Bioprinting 101: How to Bioprint at Home

Share this Article

<em>Picture 2: </em>Hydrogel fabricated by PSL 3D printing technique

Bioprinted Hydrogels

Bioprinting is an exciting area to follow as it invigorates the ideas of Frankenstein and a bunch of other sci-fi scenarios that make us slightly paranoid. So how does someone create their own monster within their garage? Well, that is pretty far fetched at the moment, but there are ways to get involved in this field in small ways.

Consistently, within bioprinting, there does not seem to be a significant presence within the general maker community. The healthcare industry as a whole is typically private sector driven. So how does someone get the chance to work on 3D bioprinting when they do not even know the resources they need, or how to start?

An essential consideration for 3D bioprinting is the material used for prototyping. Typically 3D printers use different materials to create products such as PLA, ABS, Wood Fiber, PET, PVA, Nylon, and TPU. The issue of creating bioprinted materials is not within the actual structure of the model and design. The problem lies in creating objects that also follow the rules of biology. This limitation forces a material to have specific heating and cooling properties in relation to where it is within the body. Specific heat and tolerance to different temperature ranges are vital in a material used for bioprinting. Even with the creation of 3D structures, there is still a difficulty in replicating the intricate vascular structures of different organs within our bodies. This makes for a variety of problems that need to be worked on within the field of 3D bioprinting in general.

So what are some first steps within 3D bioprinting? Let us focus on some materials that would be ideal to focus on as they are good candidates for current and future use. Here is a list of some current materials used in bioprinting:

  • Bioink
  • Hydrogels
  • Alginate
  • PEG (polyethylene glycol)
  • PCL (Polycaprolactone)
  • PGA (Polyglycolic Acid)
  • Pluronics

In later articles, we will discuss each material above in more depth. For now we will address them briefly.

Bioinks are substances made of living cells that can be used for 3D printing of complex tissue models. Bioinks are materials that mimic an extracellular matrix environment to support the adhesion, proliferation, and differentiation of living cells.

A hydrogel is a network of polymer chains that are hydrophilic, sometimes found as a colloidal gel in which water is the dispersion medium. A three-dimensional solid results from the hydrophilic polymer chains being held together by cross-links. Alginate is a polysaccharide distributed widely in the cell walls of brown algae, where through binding with water it forms a viscous gum.

Alginate is made from brown seaweed.

Alginate is a polysaccharide distributed widely in the cell walls of brown algae, where through binding with water it forms a viscous gum.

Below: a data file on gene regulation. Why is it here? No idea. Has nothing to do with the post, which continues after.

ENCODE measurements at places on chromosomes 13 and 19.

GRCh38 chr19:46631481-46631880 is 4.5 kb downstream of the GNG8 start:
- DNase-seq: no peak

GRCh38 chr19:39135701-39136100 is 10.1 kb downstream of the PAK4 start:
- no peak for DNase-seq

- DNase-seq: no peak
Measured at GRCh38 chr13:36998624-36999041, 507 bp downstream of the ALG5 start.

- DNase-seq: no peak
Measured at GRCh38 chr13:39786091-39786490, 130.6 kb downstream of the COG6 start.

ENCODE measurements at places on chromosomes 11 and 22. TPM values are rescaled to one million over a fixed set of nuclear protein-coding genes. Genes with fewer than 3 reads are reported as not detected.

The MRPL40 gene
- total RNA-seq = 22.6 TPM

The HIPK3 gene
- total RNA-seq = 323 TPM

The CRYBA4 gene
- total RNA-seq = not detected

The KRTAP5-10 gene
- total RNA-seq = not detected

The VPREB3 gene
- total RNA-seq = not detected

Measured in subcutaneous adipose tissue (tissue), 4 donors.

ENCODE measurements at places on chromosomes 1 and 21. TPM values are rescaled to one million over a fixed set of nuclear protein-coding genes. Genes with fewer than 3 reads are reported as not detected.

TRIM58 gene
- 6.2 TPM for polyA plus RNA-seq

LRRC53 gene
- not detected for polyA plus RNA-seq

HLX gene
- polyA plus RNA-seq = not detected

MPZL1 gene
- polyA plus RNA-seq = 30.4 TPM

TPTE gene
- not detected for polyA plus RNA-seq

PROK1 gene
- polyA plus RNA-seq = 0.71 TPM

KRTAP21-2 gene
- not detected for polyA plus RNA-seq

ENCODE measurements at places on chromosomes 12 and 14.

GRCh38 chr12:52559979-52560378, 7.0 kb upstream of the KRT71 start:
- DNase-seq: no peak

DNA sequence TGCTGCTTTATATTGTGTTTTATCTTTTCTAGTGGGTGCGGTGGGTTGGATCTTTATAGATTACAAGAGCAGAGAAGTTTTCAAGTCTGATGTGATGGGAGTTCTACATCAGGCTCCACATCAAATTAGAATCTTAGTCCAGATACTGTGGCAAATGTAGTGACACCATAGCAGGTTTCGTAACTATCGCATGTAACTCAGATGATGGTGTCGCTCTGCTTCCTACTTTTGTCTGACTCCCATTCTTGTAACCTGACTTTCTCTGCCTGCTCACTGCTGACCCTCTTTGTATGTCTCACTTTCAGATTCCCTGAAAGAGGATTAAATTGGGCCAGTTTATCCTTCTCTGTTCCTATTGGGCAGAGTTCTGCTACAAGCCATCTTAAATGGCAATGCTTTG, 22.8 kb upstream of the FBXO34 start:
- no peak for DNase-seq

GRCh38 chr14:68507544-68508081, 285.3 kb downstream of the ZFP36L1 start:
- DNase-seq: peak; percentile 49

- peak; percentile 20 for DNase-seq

PEG is marketed as a laxative but is also a stabilizing agent in toothpaste.

Polyethylene glycol (PEG) is a polyether compound with many applications, from industrial manufacturing to medicine and is often used in making hydrogels for 3D printing.

Polycaprolactone (PCL) is a bioabsorbable polyester with a low melting point of around 60 °C and a glass transition temperature of about −60 °C.

Polyglycolic acid (PGA) is a biodegradable, thermoplastic polymer and the simplest linear, aliphatic polyester. PGA is used for scaffolds and as a support material.

Pluronics are nonionic triblock copolymers composed of a central hydrophobic chain of polyoxypropylene (poly(propylene oxide)) flanked by two hydrophilic chains of polyoxyethylene (poly(ethylene oxide)).

Now that we understand a little bit about the materials that we can use, it becomes a question of what type of printer to use. Most industrial bioprinters are far from a viable price for consumer purchase.  Communities of makers have few options for buying a 3D bioprinter. There also seems to be a lack of internet resources to instruct people on how to bioprint. To help people at home, we will try to build a 3D bioprinting setup with a guide for all those who are interested in bioprinting. As a follow up on this article, be sure to look out for information on the biomaterials mentioned above and separate articles on each of them and how they relate to 3D bioprinting. Stay tuned for more DIY bioprinting tips and tricks.

Share this Article


Recent News

Desktop Metal Buys 3D Printing Resin Maker Adaptive3D

Laser Sintering 3D Printer Firm Farsoon Expands into Japan



Categories

3D Design

3D Printed Art

3D Printed Guns

3D Printer Reviews


You May Also Like

3D Systems Expands in Denver to Address Demand for 3D Printed Products

As part of its planned expansion, 3D Systems announced it would add 50,000 square feet of facility space to its FDA-registered and ISO 13485-certified Denver, Colorado site. Along with new...

Satori Set to Launch Kickstarter Campaign for New Industrial Resin 3D Printer

London-based tech company Satori launched its first resin 3D printer, the compact yet professional ST1600, in October of 2020, and introduced a partnership program at the same time in order...

6K to Develop Battery Materials with $25M Investment

After just a few years in existence, 6K has made itself increasingly well-known in the 3D printing industry with its unique metal materials production technology. The startup suggests that its...

Virtual Review: the Formlabs Fuse 1 SLS 3D Printer

The desktop fused filament fabrication (FFF) movement quickly saw a proliferation of low-cost FFF systems, which was followed by a similar trend with desktop vat photopolymerization machines. The low-cost selective...


Shop

View our broad assortment of in house and third party products.